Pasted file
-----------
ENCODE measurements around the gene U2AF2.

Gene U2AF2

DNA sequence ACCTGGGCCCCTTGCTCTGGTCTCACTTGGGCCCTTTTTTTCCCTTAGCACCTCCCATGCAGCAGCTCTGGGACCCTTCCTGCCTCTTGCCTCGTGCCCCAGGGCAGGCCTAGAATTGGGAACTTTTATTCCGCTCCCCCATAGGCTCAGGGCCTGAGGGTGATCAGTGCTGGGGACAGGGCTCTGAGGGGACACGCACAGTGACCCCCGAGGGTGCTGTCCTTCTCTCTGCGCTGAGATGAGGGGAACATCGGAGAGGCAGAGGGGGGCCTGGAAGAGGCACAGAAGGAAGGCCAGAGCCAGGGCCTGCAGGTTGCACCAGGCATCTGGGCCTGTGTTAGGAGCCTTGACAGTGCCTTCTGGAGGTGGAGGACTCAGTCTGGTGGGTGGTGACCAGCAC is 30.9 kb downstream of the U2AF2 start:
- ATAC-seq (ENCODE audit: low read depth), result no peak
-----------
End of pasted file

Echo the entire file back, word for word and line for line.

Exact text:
ENCODE measurements around the gene U2AF2.

Gene U2AF2

DNA sequence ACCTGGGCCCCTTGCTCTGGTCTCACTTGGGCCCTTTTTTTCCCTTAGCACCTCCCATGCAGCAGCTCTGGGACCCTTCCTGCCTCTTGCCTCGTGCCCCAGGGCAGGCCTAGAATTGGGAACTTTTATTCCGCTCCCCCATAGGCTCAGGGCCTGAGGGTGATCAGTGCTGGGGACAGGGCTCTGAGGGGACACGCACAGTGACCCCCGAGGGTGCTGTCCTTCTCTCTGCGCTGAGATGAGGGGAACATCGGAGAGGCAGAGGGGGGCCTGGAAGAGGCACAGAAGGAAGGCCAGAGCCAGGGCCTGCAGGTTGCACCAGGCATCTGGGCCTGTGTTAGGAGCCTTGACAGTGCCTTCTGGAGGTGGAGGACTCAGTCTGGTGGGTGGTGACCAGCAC is 30.9 kb downstream of the U2AF2 start:
- ATAC-seq (ENCODE audit: low read depth), result no peak